International students and researchers in Sweden will from 1 January 2020 be able to stay in Sweden for up to a year after graduating to look for jobs.
The current permit rules have allowed students who want to stay in Sweden after their course finishes to apply for a residence permit for up to six additional months, providing they fulfil certain criteria.
The approval of new rules around international student residence permits by Sweden’s government at the end of last week will extend the time for up to a year if the students want to look for work or set up their own business in Sweden.
To be eligible for the permit, international students must have completed a course of at least two terms in Sweden and – per the proposals wording – be “highly qualified people with in-demand skills on the labour market” and financially self-sufficient.
Speaking to Global Education Times, Louise Corrigan, International Migration Coordinator at Lund University, welcomed the announcement and said: “This is a very positive development indeed, as the new law makes it easier for international students to navigate, and clear, many of the Swedish Migration Agency’s requirements.
“There are many positive aspects, for instance, students in certain programmes [will] now [be] eligible for two-year residence permits (permits have previously been valid only for one year at a time) and students being able to stay in Sweden for much to longer, if they have a current residence permit for studies in another EU state.”
The Local Sweden reported that a statement from the Swedish parliament said: “The purpose of the proposals is to attract more researchers and students from countries outside the EU, to facilitate for those who have been trained here to stay and look for work, and thus to promote knowledge and innovation.”
International students requirement for maintenance funds in Sweden amended
The requirement that students should have enough money to fund their time in Sweden is also to be scrapped in its current form.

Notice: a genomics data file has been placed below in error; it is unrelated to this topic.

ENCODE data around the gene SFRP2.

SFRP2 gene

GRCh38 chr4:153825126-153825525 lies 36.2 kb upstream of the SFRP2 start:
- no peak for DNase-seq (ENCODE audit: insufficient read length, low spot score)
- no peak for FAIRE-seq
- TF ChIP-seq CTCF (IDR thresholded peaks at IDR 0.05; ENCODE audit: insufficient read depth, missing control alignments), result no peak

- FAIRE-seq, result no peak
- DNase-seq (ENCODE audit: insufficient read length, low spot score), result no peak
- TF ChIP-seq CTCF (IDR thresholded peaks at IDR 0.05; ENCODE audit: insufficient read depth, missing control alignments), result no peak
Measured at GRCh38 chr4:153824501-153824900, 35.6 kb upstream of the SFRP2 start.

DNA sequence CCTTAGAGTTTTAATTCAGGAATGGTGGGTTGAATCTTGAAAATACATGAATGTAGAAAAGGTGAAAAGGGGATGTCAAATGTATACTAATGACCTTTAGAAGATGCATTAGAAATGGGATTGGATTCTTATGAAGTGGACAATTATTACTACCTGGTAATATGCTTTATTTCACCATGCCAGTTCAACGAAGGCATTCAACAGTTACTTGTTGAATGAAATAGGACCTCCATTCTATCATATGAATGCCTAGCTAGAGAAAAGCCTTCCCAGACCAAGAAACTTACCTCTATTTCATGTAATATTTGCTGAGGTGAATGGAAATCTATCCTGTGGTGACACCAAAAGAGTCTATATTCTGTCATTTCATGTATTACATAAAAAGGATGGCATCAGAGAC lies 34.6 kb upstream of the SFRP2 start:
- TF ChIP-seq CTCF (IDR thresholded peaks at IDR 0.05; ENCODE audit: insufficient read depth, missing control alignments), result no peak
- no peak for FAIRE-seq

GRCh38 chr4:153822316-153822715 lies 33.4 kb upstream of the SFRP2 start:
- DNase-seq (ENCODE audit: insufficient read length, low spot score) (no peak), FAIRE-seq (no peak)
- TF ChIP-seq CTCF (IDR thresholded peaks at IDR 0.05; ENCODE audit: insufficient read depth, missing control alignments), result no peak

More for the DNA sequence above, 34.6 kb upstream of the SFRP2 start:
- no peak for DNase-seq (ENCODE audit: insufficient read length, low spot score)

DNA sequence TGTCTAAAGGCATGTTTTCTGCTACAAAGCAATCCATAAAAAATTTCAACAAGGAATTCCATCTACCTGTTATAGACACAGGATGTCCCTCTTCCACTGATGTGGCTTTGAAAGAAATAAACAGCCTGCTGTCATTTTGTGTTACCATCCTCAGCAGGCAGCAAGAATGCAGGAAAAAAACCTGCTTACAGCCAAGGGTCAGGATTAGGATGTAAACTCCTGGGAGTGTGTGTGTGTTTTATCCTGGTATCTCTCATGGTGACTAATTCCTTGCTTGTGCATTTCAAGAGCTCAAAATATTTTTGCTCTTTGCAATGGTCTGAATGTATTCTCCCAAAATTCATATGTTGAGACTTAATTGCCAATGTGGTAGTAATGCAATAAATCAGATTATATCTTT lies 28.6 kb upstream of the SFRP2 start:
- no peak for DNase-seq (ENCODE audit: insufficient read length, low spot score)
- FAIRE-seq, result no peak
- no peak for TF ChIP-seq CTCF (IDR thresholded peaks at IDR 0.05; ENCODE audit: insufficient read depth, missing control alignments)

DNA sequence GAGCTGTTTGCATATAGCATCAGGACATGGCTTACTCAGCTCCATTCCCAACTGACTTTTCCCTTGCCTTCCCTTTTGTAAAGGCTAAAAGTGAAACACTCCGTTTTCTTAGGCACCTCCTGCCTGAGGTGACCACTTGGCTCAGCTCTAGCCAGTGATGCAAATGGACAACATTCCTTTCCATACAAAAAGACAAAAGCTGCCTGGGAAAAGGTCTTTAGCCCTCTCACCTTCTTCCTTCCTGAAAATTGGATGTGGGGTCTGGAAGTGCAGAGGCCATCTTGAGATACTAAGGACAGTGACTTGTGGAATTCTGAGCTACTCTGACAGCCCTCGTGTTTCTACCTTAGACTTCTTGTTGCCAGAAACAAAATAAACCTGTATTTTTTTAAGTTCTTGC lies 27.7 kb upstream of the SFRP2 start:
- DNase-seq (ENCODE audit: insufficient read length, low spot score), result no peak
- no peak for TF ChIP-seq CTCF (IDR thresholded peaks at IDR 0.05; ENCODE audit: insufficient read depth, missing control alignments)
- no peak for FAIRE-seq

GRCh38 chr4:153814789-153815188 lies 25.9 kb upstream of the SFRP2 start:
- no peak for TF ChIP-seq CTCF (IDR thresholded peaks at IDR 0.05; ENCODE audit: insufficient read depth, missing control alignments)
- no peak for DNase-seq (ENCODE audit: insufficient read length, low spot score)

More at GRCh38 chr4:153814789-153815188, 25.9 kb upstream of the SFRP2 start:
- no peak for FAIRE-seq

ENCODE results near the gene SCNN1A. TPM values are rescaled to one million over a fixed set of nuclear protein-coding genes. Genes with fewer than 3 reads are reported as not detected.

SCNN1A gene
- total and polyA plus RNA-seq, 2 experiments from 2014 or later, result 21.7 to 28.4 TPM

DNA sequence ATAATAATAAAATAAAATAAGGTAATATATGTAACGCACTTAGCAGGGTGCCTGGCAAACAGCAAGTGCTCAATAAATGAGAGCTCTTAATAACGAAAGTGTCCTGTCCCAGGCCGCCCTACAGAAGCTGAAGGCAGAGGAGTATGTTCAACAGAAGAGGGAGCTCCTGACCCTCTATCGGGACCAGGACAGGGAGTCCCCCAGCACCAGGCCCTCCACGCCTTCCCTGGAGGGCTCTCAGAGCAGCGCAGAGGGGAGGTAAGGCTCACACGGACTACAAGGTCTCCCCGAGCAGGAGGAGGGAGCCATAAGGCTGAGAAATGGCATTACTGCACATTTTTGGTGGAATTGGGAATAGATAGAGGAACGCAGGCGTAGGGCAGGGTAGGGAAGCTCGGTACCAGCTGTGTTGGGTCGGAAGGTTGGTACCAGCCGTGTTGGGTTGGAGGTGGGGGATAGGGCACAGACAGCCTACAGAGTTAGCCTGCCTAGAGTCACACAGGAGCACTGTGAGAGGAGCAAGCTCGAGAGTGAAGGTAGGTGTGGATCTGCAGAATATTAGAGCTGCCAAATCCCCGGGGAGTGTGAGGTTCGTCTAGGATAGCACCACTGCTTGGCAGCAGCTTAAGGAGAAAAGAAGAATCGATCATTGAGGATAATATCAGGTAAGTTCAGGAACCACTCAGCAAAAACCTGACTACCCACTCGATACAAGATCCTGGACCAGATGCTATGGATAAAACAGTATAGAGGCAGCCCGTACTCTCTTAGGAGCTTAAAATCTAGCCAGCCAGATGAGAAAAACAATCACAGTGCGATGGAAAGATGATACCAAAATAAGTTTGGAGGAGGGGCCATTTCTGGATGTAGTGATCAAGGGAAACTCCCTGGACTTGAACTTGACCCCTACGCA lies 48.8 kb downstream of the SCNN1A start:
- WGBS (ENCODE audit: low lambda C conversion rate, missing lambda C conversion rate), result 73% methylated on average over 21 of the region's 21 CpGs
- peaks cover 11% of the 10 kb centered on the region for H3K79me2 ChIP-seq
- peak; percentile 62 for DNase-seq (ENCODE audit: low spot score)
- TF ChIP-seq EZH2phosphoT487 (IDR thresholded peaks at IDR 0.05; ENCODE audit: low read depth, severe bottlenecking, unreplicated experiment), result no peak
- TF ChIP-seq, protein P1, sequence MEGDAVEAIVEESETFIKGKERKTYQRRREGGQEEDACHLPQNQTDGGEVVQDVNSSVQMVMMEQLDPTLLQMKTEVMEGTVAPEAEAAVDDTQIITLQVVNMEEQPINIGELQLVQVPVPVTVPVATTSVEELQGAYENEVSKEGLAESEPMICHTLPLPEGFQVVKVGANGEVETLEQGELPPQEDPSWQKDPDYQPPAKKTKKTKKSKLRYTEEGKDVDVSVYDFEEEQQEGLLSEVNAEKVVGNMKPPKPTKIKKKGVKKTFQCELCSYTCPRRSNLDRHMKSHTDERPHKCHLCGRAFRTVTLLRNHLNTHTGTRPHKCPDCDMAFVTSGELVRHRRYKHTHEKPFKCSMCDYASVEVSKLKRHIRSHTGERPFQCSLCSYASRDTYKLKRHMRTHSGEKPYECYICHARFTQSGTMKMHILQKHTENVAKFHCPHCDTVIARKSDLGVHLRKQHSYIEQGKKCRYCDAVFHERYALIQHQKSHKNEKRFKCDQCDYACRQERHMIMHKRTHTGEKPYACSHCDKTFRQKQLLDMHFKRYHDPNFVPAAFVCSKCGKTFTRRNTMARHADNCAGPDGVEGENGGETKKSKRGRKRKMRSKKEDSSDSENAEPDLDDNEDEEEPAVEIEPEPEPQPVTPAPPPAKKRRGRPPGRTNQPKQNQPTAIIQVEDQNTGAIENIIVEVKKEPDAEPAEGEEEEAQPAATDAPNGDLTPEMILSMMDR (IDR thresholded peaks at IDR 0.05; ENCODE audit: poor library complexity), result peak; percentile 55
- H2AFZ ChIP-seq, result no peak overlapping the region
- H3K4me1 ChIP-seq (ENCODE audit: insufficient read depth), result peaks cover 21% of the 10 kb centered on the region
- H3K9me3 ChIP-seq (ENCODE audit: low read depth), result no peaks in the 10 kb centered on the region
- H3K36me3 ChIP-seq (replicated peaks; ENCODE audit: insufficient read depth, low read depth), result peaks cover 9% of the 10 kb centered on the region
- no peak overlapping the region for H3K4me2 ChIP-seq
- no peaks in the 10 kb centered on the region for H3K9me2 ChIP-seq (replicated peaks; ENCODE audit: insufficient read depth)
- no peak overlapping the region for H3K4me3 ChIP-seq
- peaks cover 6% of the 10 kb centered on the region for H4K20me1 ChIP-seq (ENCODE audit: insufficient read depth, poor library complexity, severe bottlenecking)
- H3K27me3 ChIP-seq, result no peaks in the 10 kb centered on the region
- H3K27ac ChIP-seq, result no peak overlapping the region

The new permits, however, will accept students proving their current means of support and/or proof of future access to funds – including grants and scholarships.
Corrigan added: “The funding requirement [is] now being loosened in order to allow for more ways for students to show that they have sufficient financial means to study in Sweden.
“The funding requirement will still be in place; it will just be modified (and more generously applied).”
The proposals will also make temporary movement between EU countries easier.
From 2020, it will be possible for someone who has previously had a permit for study or residence in another EU state to stay in and carry out part of their studies or research in Sweden.
Reflecting on future possibilities to ease restrictions for international students in Sweden, Maria Lindblad, International Marketing Manager at Lund University, told GET News: “It would be helpful to simplify the possibilities for companies to get involved and provide scholarships for international students. And in general, more scholarship options and flexibility around scholarships would also be beneficial for international student recruitment.”
Underlining Sweden’s attractiveness to international students, Monika Wirkkala, Head of the Talent Attraction Unit, Swedish Institute, told Global Education Times: “Right now we are seeing a big increase of interest for studies in Sweden. The number of applicants to Swedish universities for studies beginning in autumn 2020, is currently 48% higher than a year ago.
“This is a trend. Last year the increase was about 20%. It is important and relevant for Sweden as a nation with a legislation that attract talents and seek to retain that competence in the country.”
Wirkkala believes this legislation could further advance that attractiveness Sweden holds as a study abroad destination.
She added: “The extended period for international students to stay on in Sweden up till 1 year, looking for work or being self-employed, is an extremely positive change.
“This will make studying in Sweden even more attractive as there is a good opportunity to look for a job after completing your studies. It makes the costs for your studies worthwhile.”
Pic: Jonathan Brinkhorst
Hari is the Managing Editor of Global Education Times. Hari has clocked nearly a decade working as a communications professional with a focus on the education sector. He has also had stints in journalism and advertising in a career which has seen him live, study, and work, in three countries.
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